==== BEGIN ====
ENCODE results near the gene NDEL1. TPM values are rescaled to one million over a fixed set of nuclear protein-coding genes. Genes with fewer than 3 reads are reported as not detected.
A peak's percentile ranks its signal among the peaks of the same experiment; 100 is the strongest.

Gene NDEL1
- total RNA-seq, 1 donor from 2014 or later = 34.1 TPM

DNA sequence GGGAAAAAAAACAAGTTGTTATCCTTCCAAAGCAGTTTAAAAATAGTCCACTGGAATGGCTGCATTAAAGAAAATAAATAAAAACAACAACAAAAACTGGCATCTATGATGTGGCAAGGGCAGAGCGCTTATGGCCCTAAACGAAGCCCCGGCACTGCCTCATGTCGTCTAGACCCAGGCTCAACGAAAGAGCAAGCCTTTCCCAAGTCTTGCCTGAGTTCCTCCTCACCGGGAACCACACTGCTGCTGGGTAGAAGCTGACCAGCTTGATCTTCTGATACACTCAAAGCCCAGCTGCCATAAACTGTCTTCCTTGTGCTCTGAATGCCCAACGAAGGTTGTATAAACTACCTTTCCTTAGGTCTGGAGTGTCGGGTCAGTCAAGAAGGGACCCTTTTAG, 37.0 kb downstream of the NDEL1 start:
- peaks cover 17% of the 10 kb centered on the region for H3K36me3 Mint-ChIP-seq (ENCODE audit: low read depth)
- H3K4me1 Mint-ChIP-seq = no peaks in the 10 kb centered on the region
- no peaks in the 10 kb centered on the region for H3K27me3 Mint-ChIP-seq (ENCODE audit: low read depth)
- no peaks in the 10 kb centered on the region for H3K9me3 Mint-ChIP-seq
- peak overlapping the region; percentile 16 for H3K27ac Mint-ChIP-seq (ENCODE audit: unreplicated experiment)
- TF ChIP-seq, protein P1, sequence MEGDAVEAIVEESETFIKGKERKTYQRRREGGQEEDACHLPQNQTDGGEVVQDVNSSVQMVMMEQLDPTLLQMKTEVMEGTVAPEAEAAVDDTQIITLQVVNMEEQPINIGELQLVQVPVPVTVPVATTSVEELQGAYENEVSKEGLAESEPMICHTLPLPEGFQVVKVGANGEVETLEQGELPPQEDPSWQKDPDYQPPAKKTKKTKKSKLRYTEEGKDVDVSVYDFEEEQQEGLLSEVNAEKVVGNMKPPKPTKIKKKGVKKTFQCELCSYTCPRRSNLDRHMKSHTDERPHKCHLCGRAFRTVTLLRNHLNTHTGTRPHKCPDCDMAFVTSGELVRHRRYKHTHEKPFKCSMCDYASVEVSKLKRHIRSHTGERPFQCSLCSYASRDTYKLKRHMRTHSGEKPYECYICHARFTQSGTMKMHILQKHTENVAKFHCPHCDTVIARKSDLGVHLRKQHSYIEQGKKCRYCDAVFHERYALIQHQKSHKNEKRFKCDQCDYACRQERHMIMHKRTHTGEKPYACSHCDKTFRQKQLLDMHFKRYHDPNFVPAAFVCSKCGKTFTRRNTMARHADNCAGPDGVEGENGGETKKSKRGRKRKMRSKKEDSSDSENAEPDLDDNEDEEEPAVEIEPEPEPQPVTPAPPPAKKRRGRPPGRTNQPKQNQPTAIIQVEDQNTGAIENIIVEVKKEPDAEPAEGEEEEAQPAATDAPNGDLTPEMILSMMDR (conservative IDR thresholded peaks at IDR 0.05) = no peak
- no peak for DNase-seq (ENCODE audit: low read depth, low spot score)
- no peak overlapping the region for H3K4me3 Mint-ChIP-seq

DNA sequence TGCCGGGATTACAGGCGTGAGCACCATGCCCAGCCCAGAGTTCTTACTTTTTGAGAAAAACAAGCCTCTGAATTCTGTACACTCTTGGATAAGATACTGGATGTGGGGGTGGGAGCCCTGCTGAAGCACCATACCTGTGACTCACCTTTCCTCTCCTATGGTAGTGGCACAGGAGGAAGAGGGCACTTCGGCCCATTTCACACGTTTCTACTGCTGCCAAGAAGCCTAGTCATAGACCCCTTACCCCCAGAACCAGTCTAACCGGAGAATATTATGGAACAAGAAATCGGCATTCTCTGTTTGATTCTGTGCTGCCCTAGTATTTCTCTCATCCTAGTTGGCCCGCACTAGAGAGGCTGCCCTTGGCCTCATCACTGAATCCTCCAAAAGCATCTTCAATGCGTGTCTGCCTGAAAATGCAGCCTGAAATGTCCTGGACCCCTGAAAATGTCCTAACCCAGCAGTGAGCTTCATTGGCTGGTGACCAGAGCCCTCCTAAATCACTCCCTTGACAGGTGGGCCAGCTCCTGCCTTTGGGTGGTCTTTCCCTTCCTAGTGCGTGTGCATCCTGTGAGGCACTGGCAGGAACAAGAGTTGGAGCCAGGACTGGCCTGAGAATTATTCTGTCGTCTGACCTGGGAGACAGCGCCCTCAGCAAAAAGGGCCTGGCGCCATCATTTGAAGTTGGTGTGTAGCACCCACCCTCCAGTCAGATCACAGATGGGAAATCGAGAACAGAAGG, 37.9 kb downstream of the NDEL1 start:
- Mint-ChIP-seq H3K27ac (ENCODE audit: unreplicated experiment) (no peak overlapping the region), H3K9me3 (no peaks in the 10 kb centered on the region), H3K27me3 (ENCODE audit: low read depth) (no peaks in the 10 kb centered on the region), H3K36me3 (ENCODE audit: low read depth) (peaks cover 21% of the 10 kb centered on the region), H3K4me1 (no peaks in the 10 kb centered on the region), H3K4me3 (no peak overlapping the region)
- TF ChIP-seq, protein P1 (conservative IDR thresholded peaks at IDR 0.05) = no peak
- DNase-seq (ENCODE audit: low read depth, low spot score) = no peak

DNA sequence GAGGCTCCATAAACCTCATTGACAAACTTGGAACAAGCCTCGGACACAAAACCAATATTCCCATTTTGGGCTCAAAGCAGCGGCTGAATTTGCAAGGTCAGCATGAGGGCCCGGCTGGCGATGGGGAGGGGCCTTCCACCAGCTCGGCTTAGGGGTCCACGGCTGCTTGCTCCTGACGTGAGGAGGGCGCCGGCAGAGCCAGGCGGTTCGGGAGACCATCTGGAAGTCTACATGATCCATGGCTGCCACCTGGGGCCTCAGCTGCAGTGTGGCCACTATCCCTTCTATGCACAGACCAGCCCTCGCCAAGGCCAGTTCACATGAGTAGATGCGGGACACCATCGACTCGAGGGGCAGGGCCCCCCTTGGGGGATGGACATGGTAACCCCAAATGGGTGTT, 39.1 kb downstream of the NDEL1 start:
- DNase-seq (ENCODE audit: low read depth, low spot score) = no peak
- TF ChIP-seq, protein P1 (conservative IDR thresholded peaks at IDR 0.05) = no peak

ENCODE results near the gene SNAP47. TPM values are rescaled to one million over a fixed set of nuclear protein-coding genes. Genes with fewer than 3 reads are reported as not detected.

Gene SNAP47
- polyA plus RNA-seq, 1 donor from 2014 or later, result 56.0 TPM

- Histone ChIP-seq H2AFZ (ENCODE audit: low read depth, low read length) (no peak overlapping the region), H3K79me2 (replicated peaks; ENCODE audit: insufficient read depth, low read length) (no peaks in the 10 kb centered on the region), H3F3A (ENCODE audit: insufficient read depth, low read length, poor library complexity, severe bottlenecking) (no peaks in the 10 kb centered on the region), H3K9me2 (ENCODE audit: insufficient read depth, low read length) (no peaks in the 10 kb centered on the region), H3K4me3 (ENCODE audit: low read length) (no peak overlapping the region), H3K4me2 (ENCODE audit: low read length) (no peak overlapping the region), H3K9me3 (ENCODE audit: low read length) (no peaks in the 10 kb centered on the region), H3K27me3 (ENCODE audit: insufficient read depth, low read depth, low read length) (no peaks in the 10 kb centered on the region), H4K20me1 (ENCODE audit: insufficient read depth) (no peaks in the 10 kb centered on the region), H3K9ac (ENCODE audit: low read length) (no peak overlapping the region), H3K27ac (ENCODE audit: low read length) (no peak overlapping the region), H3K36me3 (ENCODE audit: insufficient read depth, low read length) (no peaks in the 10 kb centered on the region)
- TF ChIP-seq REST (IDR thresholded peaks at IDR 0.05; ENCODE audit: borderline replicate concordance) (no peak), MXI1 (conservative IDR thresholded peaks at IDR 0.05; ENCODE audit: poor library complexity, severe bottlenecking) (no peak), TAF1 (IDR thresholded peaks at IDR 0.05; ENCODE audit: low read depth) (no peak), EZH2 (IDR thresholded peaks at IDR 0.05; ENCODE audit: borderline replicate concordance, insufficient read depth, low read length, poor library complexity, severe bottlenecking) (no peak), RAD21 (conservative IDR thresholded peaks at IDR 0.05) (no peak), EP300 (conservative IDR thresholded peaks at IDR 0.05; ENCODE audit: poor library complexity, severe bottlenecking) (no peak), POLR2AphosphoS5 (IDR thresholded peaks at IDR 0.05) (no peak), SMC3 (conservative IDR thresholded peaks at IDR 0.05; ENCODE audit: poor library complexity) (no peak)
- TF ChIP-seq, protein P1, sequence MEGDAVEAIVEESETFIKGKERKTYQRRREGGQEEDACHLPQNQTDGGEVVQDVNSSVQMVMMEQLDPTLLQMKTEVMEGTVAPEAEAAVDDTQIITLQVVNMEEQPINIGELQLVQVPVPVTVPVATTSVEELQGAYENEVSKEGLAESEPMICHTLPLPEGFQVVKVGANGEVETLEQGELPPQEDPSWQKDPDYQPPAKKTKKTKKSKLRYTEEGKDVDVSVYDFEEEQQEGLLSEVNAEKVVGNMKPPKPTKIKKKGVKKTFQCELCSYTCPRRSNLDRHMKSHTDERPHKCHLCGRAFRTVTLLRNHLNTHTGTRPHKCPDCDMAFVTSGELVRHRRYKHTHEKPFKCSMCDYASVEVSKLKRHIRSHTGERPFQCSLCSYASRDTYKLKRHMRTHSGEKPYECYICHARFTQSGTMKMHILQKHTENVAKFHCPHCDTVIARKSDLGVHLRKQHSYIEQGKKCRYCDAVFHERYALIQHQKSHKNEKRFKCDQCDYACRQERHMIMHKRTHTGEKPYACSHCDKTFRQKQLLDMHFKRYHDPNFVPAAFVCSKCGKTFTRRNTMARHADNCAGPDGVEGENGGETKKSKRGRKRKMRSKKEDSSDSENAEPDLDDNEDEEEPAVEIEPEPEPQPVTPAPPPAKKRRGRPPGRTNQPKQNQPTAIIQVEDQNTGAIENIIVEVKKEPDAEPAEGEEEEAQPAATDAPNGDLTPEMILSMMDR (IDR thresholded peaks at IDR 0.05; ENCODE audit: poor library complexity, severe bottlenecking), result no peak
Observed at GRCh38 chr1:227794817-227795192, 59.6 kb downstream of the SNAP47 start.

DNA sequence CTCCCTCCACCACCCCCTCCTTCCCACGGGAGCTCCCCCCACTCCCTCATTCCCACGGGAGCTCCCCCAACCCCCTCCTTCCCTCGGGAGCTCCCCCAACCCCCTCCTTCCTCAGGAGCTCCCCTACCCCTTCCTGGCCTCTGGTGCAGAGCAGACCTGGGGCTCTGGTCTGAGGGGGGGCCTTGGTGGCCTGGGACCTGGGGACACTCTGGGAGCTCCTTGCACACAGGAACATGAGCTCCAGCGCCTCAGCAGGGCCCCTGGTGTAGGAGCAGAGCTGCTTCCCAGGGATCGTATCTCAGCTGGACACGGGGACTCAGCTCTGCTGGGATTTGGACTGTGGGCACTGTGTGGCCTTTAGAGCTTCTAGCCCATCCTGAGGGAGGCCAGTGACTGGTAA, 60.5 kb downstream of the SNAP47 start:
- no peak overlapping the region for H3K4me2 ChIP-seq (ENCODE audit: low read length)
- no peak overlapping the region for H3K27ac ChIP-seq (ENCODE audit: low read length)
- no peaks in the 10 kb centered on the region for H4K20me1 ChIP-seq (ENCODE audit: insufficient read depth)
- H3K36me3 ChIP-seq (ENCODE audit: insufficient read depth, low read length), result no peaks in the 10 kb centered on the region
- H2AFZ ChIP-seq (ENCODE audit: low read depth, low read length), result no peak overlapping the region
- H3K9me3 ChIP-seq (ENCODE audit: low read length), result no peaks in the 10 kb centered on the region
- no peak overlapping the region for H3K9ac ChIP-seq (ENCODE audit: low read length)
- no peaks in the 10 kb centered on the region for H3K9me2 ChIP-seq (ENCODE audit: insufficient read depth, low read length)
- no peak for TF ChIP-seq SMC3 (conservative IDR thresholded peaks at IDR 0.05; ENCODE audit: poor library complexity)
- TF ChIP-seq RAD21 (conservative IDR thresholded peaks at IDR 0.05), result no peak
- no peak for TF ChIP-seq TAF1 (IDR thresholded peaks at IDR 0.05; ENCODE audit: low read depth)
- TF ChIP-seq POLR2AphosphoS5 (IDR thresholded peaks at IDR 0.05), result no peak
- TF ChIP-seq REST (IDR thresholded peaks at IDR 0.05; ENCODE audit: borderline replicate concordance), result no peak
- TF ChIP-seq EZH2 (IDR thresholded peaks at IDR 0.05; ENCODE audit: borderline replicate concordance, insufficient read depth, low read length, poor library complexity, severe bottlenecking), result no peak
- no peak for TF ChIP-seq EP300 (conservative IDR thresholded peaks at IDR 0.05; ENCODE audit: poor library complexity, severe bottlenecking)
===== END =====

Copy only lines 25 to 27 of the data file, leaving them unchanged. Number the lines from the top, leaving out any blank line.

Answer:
- TF ChIP-seq REST (IDR thresholded peaks at IDR 0.05; ENCODE audit: borderline replicate concordance) (no peak), MXI1 (conservative IDR thresholded peaks at IDR 0.05; ENCODE audit: poor library complexity, severe bottlenecking) (no peak), TAF1 (IDR thresholded peaks at IDR 0.05; ENCODE audit: low read depth) (no peak), EZH2 (IDR thresholded peaks at IDR 0.05; ENCODE audit: borderline replicate concordance, insufficient read depth, low read length, poor library complexity, severe bottlenecking) (no peak), RAD21 (conservative IDR thresholded peaks at IDR 0.05) (no peak), EP300 (conservative IDR thresholded peaks at IDR 0.05; ENCODE audit: poor library complexity, severe bottlenecking) (no peak), POLR2AphosphoS5 (IDR thresholded peaks at IDR 0.05) (no peak), SMC3 (conservative IDR thresholded peaks at IDR 0.05; ENCODE audit: poor library complexity) (no peak)
- TF ChIP-seq, protein P1, sequence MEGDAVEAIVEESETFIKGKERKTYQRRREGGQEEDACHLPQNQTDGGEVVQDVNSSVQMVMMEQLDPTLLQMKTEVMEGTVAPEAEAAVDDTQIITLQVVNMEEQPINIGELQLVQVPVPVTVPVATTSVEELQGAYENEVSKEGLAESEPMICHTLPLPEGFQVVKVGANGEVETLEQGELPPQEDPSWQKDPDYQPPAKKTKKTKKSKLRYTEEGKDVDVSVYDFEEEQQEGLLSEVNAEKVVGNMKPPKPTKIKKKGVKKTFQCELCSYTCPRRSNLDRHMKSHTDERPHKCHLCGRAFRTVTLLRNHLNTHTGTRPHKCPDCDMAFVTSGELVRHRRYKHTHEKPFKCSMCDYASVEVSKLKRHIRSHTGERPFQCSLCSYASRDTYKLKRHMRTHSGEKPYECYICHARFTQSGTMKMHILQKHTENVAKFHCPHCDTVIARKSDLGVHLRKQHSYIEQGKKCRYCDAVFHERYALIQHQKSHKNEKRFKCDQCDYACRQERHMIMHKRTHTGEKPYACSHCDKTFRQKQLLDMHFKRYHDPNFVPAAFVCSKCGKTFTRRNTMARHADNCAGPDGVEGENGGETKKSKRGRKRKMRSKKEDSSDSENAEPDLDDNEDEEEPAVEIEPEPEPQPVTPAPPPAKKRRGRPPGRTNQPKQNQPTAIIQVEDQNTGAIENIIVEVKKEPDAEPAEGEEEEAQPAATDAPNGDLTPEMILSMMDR (IDR thresholded peaks at IDR 0.05; ENCODE audit: poor library complexity, severe bottlenecking), result no peak
Observed at GRCh38 chr1:227794817-227795192, 59.6 kb downstream of the SNAP47 start.